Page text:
Tag Archive: Ferguson

The Making of “Outside Agitators”

This illustration is available in poster form from artist Corina Dross, to raise funds for arrestees in Ferguson.

This illustration is available in poster form from artist Corina Dross, to raise funds for arrestees in Ferguson.

From Crimethinc.

On August 19, ten days after police murdered Michael Brown in Ferguson, Missouri, a slew of corporate media stories appeared charging that“criminals” and “outside agitators” were responsible for clashes during the protests. CNN alleged that “all sides agree there are a select number of people—distinct from the majority of protesters—who are fomenting violence,” quoting a State Highway Patrol Captain, a State Senator, and a former FBI assistant director to confirm this.

Today’s militarized police understand that they are operating on two different battlefields at once: not only the battlefield of the streets, but also the battlefield of discourse. So long as most people remain passive, the police can harass, beat, arrest, and even kill people with impunity—certain people, anyway. But sometimes protests get “out of hand,” which is to say, they actually impact the authorities’ ability to keep the population under control. Then, without fail, police and politicians proceed to the second strategy in their playbook: they declare that they support the protesters and are there to defend their rights, but a few bad apples are spoiling the bunch. In this new narrative, the enemies of the protesters are not the police who are gassing and shooting people, but those who resist the police and their violence. When this strategy works, it enables the police to go back to harassing, beating, arresting, and killing people with impunity—certain people, anyway.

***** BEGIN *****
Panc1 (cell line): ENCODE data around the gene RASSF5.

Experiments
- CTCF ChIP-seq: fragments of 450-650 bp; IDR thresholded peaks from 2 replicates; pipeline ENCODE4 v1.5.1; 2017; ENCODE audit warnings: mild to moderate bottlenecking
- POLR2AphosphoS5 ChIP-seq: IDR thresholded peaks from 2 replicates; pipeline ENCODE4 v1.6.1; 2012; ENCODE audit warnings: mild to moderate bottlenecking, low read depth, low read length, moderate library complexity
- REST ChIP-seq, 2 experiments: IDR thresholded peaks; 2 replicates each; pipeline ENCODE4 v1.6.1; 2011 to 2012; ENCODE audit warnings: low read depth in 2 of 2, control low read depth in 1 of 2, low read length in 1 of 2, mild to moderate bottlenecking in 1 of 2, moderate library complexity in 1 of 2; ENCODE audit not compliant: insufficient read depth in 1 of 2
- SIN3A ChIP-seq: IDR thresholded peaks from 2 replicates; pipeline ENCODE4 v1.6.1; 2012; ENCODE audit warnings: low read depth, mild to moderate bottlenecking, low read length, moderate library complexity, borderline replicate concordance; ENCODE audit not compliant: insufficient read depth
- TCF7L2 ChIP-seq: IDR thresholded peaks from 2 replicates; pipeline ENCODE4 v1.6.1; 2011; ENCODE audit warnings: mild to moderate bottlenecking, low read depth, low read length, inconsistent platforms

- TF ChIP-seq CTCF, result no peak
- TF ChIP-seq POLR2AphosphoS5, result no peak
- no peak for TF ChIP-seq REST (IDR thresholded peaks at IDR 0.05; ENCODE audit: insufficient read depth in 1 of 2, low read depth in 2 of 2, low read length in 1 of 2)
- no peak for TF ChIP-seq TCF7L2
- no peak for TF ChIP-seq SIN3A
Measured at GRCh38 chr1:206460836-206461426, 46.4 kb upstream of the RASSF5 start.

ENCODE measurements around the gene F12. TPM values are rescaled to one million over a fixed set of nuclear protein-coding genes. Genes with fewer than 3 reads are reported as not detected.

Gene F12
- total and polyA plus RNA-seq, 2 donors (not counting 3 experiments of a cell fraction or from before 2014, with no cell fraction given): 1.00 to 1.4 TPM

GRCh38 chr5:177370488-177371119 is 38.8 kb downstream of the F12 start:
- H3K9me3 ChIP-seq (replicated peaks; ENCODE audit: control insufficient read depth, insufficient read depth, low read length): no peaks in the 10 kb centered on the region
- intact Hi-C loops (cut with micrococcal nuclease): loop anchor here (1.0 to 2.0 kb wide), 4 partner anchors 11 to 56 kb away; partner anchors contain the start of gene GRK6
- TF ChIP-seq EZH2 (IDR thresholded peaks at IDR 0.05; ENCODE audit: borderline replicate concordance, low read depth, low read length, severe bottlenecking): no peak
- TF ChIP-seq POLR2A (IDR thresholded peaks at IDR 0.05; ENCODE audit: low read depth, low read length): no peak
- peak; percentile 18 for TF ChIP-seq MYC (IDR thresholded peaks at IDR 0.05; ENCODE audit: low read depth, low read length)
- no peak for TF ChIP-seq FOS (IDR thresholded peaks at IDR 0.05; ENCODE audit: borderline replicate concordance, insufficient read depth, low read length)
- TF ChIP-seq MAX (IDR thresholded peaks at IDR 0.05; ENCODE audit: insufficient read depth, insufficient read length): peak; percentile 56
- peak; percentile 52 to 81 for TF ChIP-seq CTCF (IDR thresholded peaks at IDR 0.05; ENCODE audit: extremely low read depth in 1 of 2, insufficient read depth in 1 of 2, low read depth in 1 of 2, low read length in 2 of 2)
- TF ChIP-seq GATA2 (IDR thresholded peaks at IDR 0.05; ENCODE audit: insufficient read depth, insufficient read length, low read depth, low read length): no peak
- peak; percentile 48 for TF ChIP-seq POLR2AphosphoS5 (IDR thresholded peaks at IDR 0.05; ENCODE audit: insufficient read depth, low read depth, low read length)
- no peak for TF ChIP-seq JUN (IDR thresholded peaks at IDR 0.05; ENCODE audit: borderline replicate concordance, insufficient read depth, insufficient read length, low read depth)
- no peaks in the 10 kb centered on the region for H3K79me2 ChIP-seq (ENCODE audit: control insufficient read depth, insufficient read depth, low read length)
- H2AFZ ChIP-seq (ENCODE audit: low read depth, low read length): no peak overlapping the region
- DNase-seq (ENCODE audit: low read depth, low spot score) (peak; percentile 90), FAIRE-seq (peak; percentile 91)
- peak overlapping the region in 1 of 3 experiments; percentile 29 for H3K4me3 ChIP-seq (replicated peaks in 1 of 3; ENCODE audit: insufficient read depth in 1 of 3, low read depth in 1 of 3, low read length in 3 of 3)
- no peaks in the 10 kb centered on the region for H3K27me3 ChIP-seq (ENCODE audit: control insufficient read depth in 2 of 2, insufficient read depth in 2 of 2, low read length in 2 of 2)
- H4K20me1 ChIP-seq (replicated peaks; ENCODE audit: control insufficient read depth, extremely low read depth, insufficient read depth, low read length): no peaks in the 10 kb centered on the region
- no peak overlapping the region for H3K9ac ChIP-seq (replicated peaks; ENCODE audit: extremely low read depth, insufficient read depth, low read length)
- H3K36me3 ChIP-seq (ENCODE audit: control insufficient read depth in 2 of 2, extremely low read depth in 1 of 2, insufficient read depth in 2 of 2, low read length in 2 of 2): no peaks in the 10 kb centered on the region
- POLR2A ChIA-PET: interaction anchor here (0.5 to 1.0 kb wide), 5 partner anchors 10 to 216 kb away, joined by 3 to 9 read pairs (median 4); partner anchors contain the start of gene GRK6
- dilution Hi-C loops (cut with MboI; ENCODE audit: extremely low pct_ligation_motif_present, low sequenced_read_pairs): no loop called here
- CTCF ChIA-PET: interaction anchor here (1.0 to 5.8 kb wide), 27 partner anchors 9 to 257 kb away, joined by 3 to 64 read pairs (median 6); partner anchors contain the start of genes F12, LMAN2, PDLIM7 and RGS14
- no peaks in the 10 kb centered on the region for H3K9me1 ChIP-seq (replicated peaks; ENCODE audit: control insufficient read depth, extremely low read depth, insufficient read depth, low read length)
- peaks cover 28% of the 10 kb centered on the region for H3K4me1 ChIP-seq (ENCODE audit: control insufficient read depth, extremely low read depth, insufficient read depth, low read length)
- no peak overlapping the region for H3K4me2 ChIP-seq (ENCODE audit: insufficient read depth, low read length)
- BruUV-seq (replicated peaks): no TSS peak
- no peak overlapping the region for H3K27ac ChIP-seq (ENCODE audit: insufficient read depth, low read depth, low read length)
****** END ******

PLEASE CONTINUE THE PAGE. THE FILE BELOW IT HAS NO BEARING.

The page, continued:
Sure enough, a few hours after these articles about “criminals” and “outside agitators” appeared, the St. Louis police killed another man less than three miles from Ferguson. Here we see how defining people as “criminals” and “outsiders” is itself an act of violence, setting the stage for further violence. You can predict police behavior at protests with a fair degree of accuracy based on the rhetoric they deploy in advance to prepare the terrain.

So when we hear them say “outside agitators,” we know the authorities are getting ready to spill blood. All the better, from their perspective, if people buy into this rhetoric and police themselves so no officer has to get his hands dirty. This is often called for in the name of avoiding violence, but self-policing returns us to the same passivity that enables police violence to occur in the first place. How many people would have even heard about Michael Brown if not for the “criminals” and “agitators” who brought his death to our attention? Self-policing also preserves the impression that we all choose this state of affairs of our own free will, reinforcing the impression that anyone who does not is anoutsider. (more…)

What They Mean when They Say Peace

policestateFrom Crimethinc.

The Forces of Peace and Justice

“I’m committed to making sure the forces of peace and justice prevail,”Missouri Governor Jay Nixon said in Ferguson on Saturday, August 16, after a week of conflicts sparked by the police murder of teenager Michael Brown. “If we’re going to achieve justice, we first must have and maintain peace.”